What Your Best Friend Won't Tell You
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BFF Confidential1 of 15
By Woman's Day
Whether your best pal complains about work or her husband, chances are you've kept mum. "Women tend to feel responsible for their friends' feelings," says therapist Julie Hanks, "so we keep our mouths shut to prevent jeopardizing the friendship." Here, women share what they’ve never told their BFFs, and experts advise on when to stay quiet.
The Secret2 of 15
"I don't like your boyfriend." "My best friend is in a toxic relationship. It's the same story over and over: He gets drunk, they have a fight and she 'kicks him out.' But then he apologizes, and she forgives him. I want to tell her he's bad for her, but I know she won't listen; she's afraid this guy is her last chance to have a child," says Danette.
The Experts Say3 of 15
If it's not a matter of a cheater, abuser or toxic situation, and you just don't like the guy for superficial reasons, grin and bear it. Says Hanks, "If she's chosen him, and you've chosen to remain friends with her, then nothing good comes of letting her know you just don't like him.” Instead, avoid spending time with them as a couple, while always leaving the door open for her to talk if the relationship does turn dangerous.
The Secret4 of 15
"I can't believe you never gave me a wedding present." When Karen* got married two years ago, she was shocked that one of her closest friends didn't bring a gift—and still hasn't made good. "It leaves me reeling every time I think of it. I'd never dare say anything because, well, don't I sound a bit petty?” [*Some names have been changed.]
The Experts Say5 of 15
The present is probably something you can let go, advises Hanks, "because you can choose to believe that your friend truly cares about you, and that maybe she forgot or feels embarrassed about it." But if it's an ongoing situation, such as your friend not calling, then you can say something like "It makes me feel like you don't care about our friendship, because I'm always the one calling you."
The Secret6 of 15
"You never want to talk about our issues." "One of my best friends is incredibly smart and my go-to person for advice. We share all the good and bad stuff about our lives, but never address any kinks in our friendship, so our relationship feels somehow incomplete and not fully realized,” says Lori.*
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The Experts Say7 of 15
"If your friend can't be relied on for the level of friendship you want, you can end up feeling like you're not being heard," says Doree Lewak, author of The Panic Years. "This is worth addressing—otherwise, what's the foundation of the friendship?" It's fine to have friends on different levels; you may just have to manage your expectations.
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The Secret8 of 15
"Your husband hit on me." "I never told my best friend that her then-boyfriend, now husband, hit on me," says Shelley.* "She was so madly in love with him that I couldn't bring myself to hurt her by telling her. I figured she'd catch on by herself that he was no good—but she ended up marrying him."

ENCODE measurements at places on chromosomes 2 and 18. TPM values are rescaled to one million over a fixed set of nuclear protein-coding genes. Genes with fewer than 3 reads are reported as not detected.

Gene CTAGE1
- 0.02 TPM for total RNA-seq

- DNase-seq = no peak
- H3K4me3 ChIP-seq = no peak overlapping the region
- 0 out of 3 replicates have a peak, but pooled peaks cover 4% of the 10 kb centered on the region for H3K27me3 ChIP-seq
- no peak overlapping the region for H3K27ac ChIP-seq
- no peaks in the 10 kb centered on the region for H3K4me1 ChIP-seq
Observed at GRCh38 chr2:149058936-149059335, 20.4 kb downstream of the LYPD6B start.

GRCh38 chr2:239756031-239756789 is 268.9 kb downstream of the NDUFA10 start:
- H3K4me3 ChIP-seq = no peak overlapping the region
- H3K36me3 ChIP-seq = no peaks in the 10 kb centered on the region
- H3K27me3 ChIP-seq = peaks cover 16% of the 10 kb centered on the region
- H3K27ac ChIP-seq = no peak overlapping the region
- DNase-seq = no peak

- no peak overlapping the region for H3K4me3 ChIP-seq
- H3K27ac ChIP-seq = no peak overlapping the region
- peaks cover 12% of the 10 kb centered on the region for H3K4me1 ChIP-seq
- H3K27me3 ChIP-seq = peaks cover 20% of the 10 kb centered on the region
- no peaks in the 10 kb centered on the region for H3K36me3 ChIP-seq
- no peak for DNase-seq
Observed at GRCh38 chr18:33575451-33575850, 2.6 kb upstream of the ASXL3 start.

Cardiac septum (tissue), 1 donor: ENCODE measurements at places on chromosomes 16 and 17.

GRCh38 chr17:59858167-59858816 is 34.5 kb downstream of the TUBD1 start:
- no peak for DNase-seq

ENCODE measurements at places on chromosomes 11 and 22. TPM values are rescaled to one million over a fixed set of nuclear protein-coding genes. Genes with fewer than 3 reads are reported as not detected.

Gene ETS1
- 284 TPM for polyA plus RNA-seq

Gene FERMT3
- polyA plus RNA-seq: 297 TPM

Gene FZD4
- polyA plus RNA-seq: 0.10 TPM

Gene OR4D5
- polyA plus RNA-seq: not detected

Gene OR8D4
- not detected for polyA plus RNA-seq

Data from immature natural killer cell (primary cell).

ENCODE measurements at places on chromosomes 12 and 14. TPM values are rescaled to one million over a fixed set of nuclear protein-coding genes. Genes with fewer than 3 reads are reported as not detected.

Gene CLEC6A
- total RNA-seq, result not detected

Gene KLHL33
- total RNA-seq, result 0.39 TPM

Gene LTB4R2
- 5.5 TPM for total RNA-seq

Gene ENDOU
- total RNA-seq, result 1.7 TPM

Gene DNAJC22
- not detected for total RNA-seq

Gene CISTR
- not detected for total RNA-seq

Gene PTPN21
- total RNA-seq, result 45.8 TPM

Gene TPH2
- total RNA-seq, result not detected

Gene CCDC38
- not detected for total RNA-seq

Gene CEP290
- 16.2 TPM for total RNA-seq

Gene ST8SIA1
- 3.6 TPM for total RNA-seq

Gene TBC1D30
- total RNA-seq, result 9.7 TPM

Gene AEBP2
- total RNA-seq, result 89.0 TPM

The Experts Say9 of 15
Though the ship has sailed in Shelley's case, if you know for a fact that a friend's boyfriend or husband is a cheater, you should absolutely tell her. But speak carefully. Hanks suggests trying this: "Something happened that I'm really uncomfortable with, and as your friend I want you to know." That's different from "Hey, your boyfriend is a big jerk!"
The Secret10 of 15
"Your children drive me crazy!" "I love my best friend dearly—but her kid? I can't stand him! He's my son's age, but he has no respect for adults, and I find him unpleasant to be around," says Lisa.*
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The Experts Say11 of 15
What children can do to a friendship is similar to what a husband or boyfriend can do: Personality conflicts can drive a wedge between friends, says Lewak. "If this is a close friend, address it, but use empathy," adds Hanks. Try this: "I want to share my concern that when Joe is here, he's doing [XYZ]. Mom to mom, I want to let you know, and I hope that if my Susie is like that at your house, you'd tell me."
The Secret12 of 15
"You complain, but then you don't take my advice." "My friend complains all the time about her work life. She's had five jobs in four years, and they're never right. I stopped trying to give her advice because she never takes it, and I don't want to waste my breath anymore," says Sandra.*
The Experts Say13 of 15
Having a friend continually dump unhappiness on you can be exhausting. If you value the friendship, then "ask her what she wants when she shares her complaints," suggests Hanks. Say something like, "I know this job stress has been going on for years. I've tried to [help] but I don't feel like I'm giving you what you need. What might help?'" If she just wants a quiet sounding board, set boundaries so you don't feel drained.
The Secret14 of 15
"You don't lean on me." "I met my best friend in college. We talk at least twice a week and get together whenever we can. But one thing that hurts me is that she doesn't tell me when something really important is going on in her life. She bought a house, but didn't tell me she was looking. She was very ill and I didn't know until I called and her husband told me. I wish she leaned on me for support," says Mary.*
The Experts Say15 of 15
Sounds like Mary's friend finds support elsewhere—and it may not occur to her that Mary feels hurt about being left out of the loop, says Hanks. "Tell her how you feel: 'I'd love to know more about what's going on in your life, even if it's hard. I really care about you and I want to be supportive, especially during the difficult times.'"
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